by Brian Hioe
Photo Credit: 玄史生
A RECENT STATEMENT by the Association for Taiwan Literature calling on the Ministry of Education to change the education curriculum in Taiwan to focus less on traditional Chinese classics and instead to draw on materials more suitable to contemporary Taiwan is the end result of a series of debates in past months about differences between Taiwanese and Chinese literature, as well as language learning in Taiwan. However, it remains to be seen whether such calls will be effective in pushing for educational reform in Taiwan. A Ministry of Education committee is next to decide on the ratio of classical Chinese.
Notably, Taiwanese language learning materials still contains a large amount of classical Chinese, with 45% to 65% percent of class materials in classical Chinese despite that classical Chinese is not in use in either Taiwan or China, and with rote memorization used as means of language acquisition for classical Chinese and other texts. The Association for Taiwan Literature also stated that part of the problem comes from insufficient distinctions drawn between classical Chinese, contemporary Taiwanese writing, and some classical Taiwanese texts in language teaching, and calls for the reduction of the proportion of classical Chinese to 30%.
Up for stake in present debates are also issues such what should be proper competency assessments for students’ language learning is also at stake in present debates about language learning in Taiwan, as well the role of rote memorization in education given the fact that rote memorization constitutes a disproportionate part of the Taiwanese educational system. But the decline of Taiwan’s reading comprehension scores in the Organisation for Economic Co-operation and Development’s Program for International Student Assessment to 23rd place is attributed by the Association for Taiwan Literature to the disproportionate use of traditional Chinese in the education system. While this is still quite respectable, seeing as this ranking is quite high out of the world’s 200 or so nations, this is a decline nonetheless for Taiwan.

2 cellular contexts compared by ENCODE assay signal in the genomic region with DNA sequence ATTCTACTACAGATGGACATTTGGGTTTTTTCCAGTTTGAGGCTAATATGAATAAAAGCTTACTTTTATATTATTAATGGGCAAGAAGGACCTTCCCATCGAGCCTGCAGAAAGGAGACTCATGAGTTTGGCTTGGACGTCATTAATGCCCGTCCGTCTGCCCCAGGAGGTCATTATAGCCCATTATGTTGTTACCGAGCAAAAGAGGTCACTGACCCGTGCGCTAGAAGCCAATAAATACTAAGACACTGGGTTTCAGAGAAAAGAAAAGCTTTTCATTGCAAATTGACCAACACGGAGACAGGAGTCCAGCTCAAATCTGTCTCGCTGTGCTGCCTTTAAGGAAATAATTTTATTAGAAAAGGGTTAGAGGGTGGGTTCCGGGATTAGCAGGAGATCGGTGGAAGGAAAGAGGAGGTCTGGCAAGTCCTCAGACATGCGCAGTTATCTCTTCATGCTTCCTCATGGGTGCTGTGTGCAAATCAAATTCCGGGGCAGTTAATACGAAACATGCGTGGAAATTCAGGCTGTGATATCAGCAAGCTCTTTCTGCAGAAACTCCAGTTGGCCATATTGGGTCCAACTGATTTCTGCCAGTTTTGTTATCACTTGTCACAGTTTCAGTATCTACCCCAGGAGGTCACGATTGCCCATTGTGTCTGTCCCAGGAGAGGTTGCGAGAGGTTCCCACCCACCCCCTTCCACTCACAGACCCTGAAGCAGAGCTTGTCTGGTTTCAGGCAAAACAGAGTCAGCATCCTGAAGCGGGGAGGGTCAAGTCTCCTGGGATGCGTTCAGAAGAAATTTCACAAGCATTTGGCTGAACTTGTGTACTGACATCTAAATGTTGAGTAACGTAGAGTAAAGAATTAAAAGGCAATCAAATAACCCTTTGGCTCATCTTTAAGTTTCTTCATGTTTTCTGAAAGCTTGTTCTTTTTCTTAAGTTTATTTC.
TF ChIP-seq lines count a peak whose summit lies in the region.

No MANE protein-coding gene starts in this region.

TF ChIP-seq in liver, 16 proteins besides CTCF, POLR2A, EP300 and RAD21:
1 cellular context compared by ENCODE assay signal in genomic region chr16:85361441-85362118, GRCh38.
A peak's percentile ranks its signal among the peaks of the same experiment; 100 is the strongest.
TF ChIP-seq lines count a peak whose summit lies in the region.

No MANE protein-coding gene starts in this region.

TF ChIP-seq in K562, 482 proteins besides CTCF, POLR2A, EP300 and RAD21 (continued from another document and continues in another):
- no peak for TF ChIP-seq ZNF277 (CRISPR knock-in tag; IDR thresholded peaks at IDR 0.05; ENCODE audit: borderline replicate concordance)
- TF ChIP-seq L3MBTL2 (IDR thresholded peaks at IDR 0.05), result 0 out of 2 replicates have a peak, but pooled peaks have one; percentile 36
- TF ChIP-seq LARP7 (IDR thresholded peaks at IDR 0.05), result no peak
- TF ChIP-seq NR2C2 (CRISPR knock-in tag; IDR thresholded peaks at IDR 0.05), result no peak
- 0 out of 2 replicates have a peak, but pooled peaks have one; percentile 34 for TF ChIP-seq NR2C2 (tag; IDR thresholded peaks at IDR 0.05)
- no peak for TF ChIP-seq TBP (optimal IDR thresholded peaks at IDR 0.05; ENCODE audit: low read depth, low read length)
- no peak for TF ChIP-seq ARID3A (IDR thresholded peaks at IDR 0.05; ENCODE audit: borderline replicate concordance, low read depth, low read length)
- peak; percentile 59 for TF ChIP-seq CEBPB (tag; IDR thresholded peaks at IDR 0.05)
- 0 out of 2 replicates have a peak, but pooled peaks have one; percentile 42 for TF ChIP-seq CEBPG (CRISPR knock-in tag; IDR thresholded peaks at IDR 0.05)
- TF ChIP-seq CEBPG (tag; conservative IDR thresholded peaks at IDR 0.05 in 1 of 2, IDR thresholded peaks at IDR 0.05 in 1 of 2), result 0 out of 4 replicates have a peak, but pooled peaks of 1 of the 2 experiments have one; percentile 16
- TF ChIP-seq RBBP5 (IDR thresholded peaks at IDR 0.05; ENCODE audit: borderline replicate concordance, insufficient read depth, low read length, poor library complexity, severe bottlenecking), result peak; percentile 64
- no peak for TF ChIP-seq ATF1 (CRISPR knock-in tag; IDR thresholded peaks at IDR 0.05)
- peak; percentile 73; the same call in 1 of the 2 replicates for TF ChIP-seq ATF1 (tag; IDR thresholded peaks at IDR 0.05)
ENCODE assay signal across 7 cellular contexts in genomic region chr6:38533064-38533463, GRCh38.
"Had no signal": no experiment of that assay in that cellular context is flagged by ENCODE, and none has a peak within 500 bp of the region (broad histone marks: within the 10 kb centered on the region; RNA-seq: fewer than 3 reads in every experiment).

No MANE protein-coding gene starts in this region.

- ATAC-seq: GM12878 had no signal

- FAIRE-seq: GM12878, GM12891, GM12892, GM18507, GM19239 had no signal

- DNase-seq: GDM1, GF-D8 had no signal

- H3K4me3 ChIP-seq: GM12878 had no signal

While the Association for Taiwan Literature has stated that its arguments are not meant to political in nature, scholars who have participated in recent debates leading up to the statement, which have mostly taken place in opinion-editorials in news outlets and on social media, include noted Taiwanese literature scholars involved in cultural contestation over Taiwanese literature in recent years, such as Zhu Youxun (朱宥勳) and others. Given that the contestation between Taiwanese and Chinese literature in Taiwan as academic fields intimately tied with issues regarding Taiwanese identity, one should be skeptical of the claim that there is not a political aspect to this statement by the Association for Taiwan Literature. And, fundamentally, we should remember that there is an intrinsic relationship between literature and politics.
Obviously, it will become a political matter for some as to how one draws boundaries between what is considered a “Taiwanese” or a “Chinese” text, whether these are contemporary or ancient texts, and how one parses the difference between “ancient” and “contemporary” history also is a matter of debate between different views of Taiwanese or Chinese history. Perhaps not too surprisingly, given parallel developments in Hong Kong and elsewhere, the teaching of history in Taiwan has been a matter of political contestation in recent years, as most dramatically seen in the Summer 2015 occupation of the Ministry of Education by high school students demonstrating against efforts to resinicize the teaching of history in Taiwan by the pro-China Ma administration and claims by former KMT chair Hung Hsiu-Chu that the Tsai administration is attempting to desinicize Taiwanese education.